Native American Survival Strategies Shared Through Theater and Testimony
As a storyteller I have sought out the stories of African-Americans and, more recently, Latinos, and now I am feeling drawn to Native Americans, a population that all too often is unseen and unheard in the mainstream. I intend for the following story I did for El Perico to serve as my entree into the Native American scene in Omaha. The story covered a program that featured a work of theater and a series of testimonies by elders, all providing a primer on Native American survivance strategies. I look forward to learning more about the struggles and triumphs of these indigenous people.
Native American Survival Strategies Shared Through Theater and Testimony
©by Leo Adam Biga
Originally published in El Perico
On Sunday, July 10 a two-part program offered glimpses inside Native American life, ranging from absurd to profound, joyful to despairing.
A mixed audience of about 150 at the Rose Theater‘s black box Hitchcock space witnessed the The Indigenous Collective of Theater & Art (TICOTA) and Red Ink magazine production. TICOTA founder Sheila Rocha directed. The spare stage adorned only with original artwork by Dakota artist Donel Keeler.
Leading things off was a Reader’s Theater presentation of the in-progress one-act play, Obscenities from a Toaster, by Valery Killscrow Copeland. It was followed by Speaking of the Elders — Intertribal Stories of Survivance, with four local elders testifying about being poor in possessions but rich in life.
Setting the mood was the hand drum rhythms, chant and song of Mike Valerio and the Lakota prayer offered by Steve Tobacco. Introductory remarks by Rocha promised a program impartiing lessons for “how to manage ourselves and to find our way into the future.”
In her intro, Copeland described Obscenities “as a mental health awareness play” that combines truth and fiction in its depiction of growing up with a schizophrenic mother. Copeland read the part of the touched mother, Betsy, whose magical talking toaster is the bedeviling Native American trickster figure.
Amid the farce are sober reminders of hard times. Betsy, like many Native women, is a single mother struggling to get by and always being let down by men. Family is her last bastion of security. The toaster, read by Richard Barea, tells her, “We’re good together, can’t you see that?” and in a flash of insight Betsy replies, “You’re not good for me.”
In a piece Rocha aptly calls “tender, gentle, witty and a lot of fun,” rationality and insanity are in the eye of the beholder and hard to distinguish. “Valery loves to work with the brutal realities and brutal truths,” says Rocha, “but she can very skillfully turn it into the funniest events.”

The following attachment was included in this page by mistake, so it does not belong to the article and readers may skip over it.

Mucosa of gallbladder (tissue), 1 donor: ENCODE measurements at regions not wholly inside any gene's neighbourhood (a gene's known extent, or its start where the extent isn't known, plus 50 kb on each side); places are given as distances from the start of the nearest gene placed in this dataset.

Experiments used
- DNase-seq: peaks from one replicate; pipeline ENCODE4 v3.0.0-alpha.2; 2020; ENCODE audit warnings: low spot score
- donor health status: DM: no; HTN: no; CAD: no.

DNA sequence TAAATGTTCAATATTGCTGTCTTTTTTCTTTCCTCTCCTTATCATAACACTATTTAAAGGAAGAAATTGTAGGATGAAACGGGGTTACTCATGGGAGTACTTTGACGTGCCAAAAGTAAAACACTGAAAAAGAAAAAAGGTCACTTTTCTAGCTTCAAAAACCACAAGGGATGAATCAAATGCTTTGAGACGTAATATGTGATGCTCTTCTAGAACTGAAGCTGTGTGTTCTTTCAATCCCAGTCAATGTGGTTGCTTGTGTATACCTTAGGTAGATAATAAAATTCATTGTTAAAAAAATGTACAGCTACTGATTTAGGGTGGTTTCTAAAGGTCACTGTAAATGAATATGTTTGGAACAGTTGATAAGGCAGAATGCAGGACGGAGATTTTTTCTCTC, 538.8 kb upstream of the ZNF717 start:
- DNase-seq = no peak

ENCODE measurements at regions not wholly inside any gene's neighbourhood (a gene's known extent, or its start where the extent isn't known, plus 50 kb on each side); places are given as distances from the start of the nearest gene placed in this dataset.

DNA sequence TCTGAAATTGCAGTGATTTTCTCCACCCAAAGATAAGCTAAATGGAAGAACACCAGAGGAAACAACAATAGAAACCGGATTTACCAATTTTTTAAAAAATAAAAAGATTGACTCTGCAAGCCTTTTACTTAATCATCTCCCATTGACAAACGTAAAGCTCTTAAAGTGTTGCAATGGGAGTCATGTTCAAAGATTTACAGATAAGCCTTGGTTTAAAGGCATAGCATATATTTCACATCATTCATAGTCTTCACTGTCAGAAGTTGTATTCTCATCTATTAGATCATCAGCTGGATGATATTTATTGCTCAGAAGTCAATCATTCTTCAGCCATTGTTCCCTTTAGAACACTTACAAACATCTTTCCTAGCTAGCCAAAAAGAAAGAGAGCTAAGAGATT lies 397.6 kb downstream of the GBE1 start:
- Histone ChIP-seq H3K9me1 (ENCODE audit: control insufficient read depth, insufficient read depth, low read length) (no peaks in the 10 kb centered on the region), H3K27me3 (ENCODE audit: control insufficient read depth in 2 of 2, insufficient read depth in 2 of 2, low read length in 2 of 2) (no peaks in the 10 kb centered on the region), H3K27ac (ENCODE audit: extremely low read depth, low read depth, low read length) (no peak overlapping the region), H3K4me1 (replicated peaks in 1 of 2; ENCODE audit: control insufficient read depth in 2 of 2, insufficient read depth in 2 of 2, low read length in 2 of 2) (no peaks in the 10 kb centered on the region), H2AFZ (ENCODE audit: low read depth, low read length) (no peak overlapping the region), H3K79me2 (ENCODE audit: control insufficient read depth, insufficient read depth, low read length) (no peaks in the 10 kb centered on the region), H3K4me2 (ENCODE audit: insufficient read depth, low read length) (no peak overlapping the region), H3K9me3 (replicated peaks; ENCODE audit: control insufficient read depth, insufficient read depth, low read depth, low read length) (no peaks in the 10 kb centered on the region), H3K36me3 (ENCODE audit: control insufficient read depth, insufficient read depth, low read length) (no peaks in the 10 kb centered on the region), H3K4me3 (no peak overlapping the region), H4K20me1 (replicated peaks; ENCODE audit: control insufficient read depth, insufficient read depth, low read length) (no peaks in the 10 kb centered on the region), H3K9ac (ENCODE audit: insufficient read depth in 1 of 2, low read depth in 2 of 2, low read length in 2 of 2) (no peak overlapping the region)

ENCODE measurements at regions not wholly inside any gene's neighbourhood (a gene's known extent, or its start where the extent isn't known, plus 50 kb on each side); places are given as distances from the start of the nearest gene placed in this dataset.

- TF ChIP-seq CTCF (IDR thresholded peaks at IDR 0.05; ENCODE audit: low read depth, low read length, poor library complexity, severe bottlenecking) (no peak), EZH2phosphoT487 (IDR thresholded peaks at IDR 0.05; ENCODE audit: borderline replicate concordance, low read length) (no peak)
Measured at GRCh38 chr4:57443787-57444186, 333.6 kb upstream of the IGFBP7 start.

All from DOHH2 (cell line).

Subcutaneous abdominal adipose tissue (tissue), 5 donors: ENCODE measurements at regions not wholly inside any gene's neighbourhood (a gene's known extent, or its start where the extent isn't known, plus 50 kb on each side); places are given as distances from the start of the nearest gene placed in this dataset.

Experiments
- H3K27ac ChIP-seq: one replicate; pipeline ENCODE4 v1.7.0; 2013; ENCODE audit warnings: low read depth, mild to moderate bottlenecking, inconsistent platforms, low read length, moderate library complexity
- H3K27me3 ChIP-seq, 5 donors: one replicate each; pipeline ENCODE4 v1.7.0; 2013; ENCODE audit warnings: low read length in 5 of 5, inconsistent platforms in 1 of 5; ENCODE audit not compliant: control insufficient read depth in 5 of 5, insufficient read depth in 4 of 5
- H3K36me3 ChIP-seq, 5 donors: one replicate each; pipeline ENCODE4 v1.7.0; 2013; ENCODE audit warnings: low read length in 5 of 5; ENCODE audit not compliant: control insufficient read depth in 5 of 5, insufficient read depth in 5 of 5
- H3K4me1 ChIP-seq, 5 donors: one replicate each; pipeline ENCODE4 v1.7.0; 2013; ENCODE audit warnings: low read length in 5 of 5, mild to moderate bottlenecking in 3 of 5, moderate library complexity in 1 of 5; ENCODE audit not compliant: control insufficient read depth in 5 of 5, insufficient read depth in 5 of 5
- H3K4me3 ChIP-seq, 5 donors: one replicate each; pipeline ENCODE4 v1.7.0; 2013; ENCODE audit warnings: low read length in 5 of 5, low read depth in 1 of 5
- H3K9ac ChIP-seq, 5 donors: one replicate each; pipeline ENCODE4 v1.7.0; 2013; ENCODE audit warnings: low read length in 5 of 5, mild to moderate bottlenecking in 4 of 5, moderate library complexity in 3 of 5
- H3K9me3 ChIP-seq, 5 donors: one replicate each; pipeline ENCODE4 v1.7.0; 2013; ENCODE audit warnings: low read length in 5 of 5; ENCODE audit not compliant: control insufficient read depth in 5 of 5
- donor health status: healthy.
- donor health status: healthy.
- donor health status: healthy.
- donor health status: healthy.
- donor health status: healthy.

After the warmly received reading the elders appeared, the audience standing on cue, while Valerio performed an honor drum song in homage to the old ones’ resolute survival and simple wisdom. One by one, these proud “living libraries,” as Rocha terms them, recounted anecdotes of endurance.
Despite growing up poor on the Pine Ridge Reservation, Killscrow enjoyed a carefree childhood, though racist border towns and doctrinaire Catholic schools left their mark. Grateful for keeping his Indian ways, he’s fluent in the Lakota language and expert in beading, both of which he teaches. He also dances at powwows.
When the Vietnam War Army veteran was given less than a year to live, he embarked on a healing journey that got his mind-body-spirit “in good shape.” He maintains himself today through rigorous physical and spiritual exercise. He desires giving young Natives hope they can attain anything they want if they apply themselves. He closed with a Lakota saying: “In the spirit of Crazy Horse, today walk with a gentle spirit.”
Violet Gladfelter, Deer Clan, Omaha Nation
For Gladfelter, “my family, my friends, my tribe, my religion,” are foundational. She remains rooted to her culture as a traditional powwow dancer. She shares her culture in presentations at schools and community groups. Growing up, she joined her family in crop fields across Nebraska and Colorado to labor as a migrant worker. “That was how we survived,” she says.
She considers her fluency in her Native tongue “a gift that was given me.” She passes on her language and religion as tradition and legacy to her children and grandchildren. She regards all indigenous peoples as related. “We’re all one Indian,” she says.
Myrna Red Owl, Santee Sioux
As a urban Indian growing up in the North Omaha projects and then in South Omaha, Red Owl responded to taunts with fists. Her fighting didn’t end then, as she became a Native American activist and supporter of the American Indian Movement during and after the Wounded Knee siege. Her work to free imprisoned AIM leader Leonard Peltier continues. Another ongoing battle is with diabetes.
“I also fight with living,” says Red Owl, who’s worked for Native community organizations.
Cassie Rhodes, Cheyenne-Arapaho
A victim of “the split feather syndrome,” Rhodes was placed in an orphanage and adopted by a non-Indian family. Deprived of her culture, she was made to feel ashamed of being an Indian. As an adult she reconnected with her home and family and served Native community agencies. She often performs in Native productions and powwows.
“It’s so important to know who you are and where you come from, otherwise you’re lost. Many of us were lost — we had an identity crisis,” she says, adding, “It’s never too late to find out who your real family is.”
Rocha says its vital sharing these stories and experiences before the elders pass.
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